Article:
By John Holland, Chief Content Officer, CustomerCentric Selling® – The Sales Training Company
Listening to a competent B2B seller makes the job seem easy. People unfamiliar with sales think all that’s needed to succeed are good verbal skills and the ability to get along with people. Selling requires a long list of skill and qualities. An even greater challenge is being a first line manager of a group of salespeople.
While working for vendors, I never had a manager that served as a mentor. I was fortunate in my first sales position to have an experienced rep take me under his wing. I’ll always owe a debt of gratitude to Dick McManus for that. My manager did nothing more than scare me into doing a prescribed quantity of work. I had to make a minimum number of calls and write a minimum number of proposals each month or Jeff and I would have an unpleasant review meeting. Without Dick’s help, those calls and proposals would have represented activity rather than progress. I’m not sure it would have resulted in making my numbers.
Ultimately Jeff dictated the quantity of work he expected, but failed to impact the quality of my work. Consistent with that he told me what to do (call high; stay high; don’t lead with product; handle objections; etc.) but never showed me how to do it. Jeff seemed unaware there are 2 reasons sellers underperform when doing tasks:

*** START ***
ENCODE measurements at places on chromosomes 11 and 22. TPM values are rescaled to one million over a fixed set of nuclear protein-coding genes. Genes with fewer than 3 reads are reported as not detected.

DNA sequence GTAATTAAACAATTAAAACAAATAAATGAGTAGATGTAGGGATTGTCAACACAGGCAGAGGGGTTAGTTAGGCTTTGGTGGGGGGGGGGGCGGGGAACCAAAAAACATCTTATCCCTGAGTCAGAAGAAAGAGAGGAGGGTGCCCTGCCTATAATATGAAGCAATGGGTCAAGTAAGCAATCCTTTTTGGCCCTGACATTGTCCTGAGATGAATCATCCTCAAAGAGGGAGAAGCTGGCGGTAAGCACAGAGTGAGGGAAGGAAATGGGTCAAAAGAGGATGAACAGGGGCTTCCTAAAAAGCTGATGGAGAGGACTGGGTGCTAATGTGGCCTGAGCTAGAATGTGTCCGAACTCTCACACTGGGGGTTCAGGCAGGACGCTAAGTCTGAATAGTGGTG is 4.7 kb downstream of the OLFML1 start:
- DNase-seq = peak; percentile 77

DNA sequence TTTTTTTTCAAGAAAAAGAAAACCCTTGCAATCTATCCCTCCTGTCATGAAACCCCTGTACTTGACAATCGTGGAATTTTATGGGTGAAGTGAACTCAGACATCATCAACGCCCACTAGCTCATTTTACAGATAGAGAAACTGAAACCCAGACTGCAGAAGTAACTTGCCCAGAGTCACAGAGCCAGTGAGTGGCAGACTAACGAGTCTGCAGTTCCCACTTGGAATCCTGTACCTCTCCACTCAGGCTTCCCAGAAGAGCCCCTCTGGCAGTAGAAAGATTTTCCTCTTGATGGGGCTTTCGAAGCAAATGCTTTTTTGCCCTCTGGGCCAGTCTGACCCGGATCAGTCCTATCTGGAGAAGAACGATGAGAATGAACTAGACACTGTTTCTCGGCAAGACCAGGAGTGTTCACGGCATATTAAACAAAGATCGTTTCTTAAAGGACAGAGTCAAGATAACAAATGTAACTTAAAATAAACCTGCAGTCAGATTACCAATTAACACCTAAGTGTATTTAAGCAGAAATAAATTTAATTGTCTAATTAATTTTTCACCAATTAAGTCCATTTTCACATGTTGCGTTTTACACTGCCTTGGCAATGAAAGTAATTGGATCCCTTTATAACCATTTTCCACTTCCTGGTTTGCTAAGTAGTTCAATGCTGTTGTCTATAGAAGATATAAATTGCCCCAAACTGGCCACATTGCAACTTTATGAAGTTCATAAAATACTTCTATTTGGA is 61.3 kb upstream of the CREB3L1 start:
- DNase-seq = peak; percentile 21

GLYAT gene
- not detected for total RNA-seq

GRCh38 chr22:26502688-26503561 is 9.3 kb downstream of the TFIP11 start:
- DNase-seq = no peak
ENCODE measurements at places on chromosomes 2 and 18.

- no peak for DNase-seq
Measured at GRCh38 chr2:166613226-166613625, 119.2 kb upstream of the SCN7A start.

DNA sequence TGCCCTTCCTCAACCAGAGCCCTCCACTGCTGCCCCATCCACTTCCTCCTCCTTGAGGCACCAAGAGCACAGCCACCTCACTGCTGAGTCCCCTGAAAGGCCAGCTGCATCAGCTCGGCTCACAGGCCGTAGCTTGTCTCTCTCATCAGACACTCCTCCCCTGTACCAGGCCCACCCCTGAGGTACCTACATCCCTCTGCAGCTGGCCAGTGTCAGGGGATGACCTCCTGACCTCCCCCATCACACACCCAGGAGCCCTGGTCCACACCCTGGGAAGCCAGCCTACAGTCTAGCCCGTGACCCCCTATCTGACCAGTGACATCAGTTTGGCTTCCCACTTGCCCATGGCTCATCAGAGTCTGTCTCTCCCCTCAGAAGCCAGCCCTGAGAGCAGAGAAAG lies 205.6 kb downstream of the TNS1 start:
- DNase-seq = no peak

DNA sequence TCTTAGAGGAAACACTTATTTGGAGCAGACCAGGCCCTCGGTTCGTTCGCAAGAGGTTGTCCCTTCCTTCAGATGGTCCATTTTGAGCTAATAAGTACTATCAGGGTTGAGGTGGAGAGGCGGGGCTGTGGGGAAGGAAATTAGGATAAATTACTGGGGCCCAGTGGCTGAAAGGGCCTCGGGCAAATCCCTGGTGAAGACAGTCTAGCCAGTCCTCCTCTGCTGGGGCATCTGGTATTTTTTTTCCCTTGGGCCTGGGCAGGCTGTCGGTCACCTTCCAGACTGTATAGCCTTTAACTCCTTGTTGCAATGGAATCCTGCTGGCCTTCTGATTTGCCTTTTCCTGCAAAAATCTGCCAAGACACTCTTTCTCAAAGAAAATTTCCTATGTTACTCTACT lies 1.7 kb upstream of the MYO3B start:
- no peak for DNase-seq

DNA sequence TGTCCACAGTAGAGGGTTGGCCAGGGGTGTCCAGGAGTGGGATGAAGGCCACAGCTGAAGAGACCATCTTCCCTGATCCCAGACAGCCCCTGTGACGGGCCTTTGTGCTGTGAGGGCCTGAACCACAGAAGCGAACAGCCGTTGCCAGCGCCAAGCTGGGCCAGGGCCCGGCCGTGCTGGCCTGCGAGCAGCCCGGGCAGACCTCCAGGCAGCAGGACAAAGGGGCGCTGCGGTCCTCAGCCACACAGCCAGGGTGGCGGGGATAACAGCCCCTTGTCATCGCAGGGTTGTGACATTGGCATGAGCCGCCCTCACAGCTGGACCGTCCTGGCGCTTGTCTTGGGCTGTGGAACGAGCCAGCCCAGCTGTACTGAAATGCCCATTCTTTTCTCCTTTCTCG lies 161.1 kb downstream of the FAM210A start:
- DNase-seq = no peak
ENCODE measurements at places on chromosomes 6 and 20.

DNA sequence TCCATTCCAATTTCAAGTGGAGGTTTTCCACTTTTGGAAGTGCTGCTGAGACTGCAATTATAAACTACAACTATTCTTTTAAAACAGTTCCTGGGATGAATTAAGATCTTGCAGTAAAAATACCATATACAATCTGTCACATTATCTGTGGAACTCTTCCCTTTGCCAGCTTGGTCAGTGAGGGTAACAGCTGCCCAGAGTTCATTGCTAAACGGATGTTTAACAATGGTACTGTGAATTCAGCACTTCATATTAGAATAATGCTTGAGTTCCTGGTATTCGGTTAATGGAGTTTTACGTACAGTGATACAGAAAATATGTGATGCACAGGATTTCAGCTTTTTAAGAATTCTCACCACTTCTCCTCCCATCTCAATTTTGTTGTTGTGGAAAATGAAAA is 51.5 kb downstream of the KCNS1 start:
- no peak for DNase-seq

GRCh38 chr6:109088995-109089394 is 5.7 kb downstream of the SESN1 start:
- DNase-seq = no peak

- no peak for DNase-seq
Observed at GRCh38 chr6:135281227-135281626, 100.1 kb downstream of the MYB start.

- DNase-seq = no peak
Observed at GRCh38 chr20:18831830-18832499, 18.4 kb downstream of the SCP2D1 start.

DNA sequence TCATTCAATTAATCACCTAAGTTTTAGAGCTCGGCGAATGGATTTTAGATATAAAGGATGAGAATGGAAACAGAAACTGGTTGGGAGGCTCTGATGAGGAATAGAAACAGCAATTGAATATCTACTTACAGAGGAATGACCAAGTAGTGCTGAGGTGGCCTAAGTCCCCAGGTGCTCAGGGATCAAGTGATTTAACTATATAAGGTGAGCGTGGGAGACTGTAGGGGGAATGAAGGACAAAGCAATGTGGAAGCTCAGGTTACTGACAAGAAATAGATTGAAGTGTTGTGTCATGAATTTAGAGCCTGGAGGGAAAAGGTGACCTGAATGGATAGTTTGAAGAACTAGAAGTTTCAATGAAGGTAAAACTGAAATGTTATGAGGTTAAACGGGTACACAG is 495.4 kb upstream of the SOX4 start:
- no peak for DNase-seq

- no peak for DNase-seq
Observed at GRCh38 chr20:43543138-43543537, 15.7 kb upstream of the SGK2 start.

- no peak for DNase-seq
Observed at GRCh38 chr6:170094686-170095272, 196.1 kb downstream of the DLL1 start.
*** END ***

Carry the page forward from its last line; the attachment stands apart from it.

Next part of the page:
- Will not (an attitude problem) or
- Cannot (a skill deficiency)
Jeff motivated (frightened) me into performing the quantity of tasks. Fortunately Dick helped with the quality of my efforts, and I prospered. Once competent, Jeff and subsequent managers just left me alone. This type of sales management makes selling a “sink or swim” proposition. Is it any wonder that a high percentage of new sellers aren’t with their new companies 18 months after being hired?
Those of you that have attended the CCS® Sales Process Management Workshop> have seen that process can make a sales manager’s job easier by providing:
- A common skill set and approach
- 5 separate skills that sellers should be measured on
- How to analyze pipeline blockages to identify skill deficiencies
- Tactical ways to shore up deficient areas
Sales managers that have the ability to assess and develop skills can allow their people to more fully reach their potential. I believe they owe that to their staff.